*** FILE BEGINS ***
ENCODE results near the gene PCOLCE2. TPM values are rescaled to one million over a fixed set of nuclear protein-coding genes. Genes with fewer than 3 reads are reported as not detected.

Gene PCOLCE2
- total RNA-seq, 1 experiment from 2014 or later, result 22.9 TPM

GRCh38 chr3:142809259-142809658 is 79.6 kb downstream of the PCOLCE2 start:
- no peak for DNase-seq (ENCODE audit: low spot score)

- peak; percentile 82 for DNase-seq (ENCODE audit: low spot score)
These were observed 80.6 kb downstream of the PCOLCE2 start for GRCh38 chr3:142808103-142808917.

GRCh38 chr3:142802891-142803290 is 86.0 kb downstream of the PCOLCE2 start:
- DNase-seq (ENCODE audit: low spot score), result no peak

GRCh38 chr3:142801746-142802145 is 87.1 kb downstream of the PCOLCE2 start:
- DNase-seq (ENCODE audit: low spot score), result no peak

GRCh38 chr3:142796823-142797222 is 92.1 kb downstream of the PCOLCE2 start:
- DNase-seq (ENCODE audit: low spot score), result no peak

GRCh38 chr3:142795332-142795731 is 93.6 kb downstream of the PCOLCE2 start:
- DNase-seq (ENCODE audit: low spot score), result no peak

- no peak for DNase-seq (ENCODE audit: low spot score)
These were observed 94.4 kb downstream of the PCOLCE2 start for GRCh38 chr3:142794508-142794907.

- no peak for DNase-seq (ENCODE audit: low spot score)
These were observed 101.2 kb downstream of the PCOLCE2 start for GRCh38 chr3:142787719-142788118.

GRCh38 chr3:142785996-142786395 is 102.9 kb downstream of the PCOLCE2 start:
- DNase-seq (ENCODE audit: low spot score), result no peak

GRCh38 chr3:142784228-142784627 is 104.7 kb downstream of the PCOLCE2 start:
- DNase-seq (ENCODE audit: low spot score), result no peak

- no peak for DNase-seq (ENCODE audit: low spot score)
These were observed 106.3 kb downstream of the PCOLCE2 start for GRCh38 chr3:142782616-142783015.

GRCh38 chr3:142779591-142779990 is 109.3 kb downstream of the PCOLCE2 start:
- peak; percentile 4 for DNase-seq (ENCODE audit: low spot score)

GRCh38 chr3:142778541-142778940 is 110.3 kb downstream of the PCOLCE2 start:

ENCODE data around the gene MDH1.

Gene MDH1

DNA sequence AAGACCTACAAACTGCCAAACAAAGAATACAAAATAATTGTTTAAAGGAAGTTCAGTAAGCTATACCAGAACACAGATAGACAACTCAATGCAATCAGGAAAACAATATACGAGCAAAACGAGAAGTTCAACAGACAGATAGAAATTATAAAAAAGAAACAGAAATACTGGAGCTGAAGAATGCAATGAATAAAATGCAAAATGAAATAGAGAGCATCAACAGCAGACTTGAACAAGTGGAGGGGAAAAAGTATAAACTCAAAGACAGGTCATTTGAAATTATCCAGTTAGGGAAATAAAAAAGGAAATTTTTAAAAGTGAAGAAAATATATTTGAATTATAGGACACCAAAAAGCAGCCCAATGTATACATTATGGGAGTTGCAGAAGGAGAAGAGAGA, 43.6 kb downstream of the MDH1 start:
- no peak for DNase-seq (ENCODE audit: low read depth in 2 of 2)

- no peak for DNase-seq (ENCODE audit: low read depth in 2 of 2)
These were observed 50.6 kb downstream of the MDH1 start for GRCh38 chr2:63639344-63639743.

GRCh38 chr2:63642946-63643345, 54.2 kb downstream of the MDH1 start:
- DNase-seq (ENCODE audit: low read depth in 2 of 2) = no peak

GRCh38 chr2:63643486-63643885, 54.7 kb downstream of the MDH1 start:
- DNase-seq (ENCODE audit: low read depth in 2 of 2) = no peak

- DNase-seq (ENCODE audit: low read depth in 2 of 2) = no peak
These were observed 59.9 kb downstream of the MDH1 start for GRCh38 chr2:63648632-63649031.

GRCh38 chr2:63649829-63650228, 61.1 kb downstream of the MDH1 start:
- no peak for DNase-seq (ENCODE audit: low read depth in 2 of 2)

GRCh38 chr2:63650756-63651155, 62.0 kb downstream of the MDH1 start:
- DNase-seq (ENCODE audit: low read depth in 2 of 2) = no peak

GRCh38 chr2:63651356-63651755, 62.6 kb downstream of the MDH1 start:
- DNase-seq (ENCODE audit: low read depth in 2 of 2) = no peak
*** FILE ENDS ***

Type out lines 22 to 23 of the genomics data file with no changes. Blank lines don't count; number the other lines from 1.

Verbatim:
GRCh38 chr3:142784228-142784627 is 104.7 kb downstream of the PCOLCE2 start:
- DNase-seq (ENCODE audit: low spot score), result no peak